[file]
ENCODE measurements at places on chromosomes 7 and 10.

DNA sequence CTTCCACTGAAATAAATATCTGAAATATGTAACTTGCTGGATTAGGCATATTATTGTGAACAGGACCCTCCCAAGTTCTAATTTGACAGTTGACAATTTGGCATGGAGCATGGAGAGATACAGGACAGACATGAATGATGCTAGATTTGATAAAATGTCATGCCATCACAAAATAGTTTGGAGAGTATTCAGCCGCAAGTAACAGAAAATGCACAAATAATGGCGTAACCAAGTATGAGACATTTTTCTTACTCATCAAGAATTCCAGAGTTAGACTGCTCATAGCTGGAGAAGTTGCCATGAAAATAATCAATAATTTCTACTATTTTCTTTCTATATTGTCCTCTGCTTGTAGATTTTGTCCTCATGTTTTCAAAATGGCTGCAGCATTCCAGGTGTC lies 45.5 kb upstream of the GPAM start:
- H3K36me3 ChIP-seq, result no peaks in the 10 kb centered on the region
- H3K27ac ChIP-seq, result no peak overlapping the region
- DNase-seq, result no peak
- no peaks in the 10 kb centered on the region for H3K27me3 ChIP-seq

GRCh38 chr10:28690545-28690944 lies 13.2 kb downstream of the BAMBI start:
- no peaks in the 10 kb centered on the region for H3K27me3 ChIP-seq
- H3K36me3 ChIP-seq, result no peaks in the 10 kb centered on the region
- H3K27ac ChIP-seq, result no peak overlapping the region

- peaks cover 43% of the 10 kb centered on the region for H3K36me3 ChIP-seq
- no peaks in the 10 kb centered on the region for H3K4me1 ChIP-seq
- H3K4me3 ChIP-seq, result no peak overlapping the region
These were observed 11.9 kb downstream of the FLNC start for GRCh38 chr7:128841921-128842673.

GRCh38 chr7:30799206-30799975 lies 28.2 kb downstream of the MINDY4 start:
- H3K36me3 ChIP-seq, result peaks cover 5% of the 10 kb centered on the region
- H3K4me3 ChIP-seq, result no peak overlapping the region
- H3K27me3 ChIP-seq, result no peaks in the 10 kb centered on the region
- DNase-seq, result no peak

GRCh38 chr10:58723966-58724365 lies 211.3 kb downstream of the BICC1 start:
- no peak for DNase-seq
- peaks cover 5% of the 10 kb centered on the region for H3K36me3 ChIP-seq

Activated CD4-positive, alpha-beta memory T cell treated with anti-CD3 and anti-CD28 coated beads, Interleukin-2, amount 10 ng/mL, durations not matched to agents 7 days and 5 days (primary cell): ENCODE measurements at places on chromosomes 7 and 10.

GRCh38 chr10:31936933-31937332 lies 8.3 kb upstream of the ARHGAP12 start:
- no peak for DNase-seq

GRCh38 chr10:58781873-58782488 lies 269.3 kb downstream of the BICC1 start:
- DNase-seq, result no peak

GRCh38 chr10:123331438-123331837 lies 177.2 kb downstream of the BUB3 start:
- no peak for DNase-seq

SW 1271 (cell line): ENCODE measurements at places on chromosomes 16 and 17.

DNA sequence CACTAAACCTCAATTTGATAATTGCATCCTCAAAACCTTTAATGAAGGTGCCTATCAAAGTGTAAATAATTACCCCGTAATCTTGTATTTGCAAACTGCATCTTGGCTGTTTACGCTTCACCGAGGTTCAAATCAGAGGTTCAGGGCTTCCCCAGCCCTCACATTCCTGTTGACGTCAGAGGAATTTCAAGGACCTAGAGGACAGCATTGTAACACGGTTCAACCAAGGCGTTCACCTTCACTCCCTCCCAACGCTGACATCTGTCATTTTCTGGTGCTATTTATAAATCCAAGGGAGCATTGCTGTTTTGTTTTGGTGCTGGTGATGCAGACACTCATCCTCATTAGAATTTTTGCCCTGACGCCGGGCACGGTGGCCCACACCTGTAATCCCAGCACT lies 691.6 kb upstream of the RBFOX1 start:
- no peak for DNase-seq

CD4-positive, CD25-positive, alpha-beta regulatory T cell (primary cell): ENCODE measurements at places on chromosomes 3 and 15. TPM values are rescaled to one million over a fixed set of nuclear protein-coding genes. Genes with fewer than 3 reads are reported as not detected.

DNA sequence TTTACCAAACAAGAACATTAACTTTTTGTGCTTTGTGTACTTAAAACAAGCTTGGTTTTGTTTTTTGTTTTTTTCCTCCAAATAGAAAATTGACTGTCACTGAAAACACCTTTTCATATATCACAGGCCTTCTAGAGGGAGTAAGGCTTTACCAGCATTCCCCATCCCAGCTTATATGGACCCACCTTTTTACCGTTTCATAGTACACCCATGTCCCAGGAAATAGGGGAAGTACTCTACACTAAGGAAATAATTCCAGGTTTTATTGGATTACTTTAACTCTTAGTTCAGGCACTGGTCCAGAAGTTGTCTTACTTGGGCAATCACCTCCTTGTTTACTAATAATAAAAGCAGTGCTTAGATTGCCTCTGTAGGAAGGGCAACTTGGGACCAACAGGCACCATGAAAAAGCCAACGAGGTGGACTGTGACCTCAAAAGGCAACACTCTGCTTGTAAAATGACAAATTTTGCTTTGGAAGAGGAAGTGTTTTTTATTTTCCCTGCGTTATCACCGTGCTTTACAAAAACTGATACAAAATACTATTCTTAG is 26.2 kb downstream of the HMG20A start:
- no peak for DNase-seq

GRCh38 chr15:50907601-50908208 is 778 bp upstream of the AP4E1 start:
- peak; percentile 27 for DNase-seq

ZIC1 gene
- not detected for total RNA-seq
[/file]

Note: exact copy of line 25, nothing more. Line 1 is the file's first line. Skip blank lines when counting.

- no peak for DNase-seq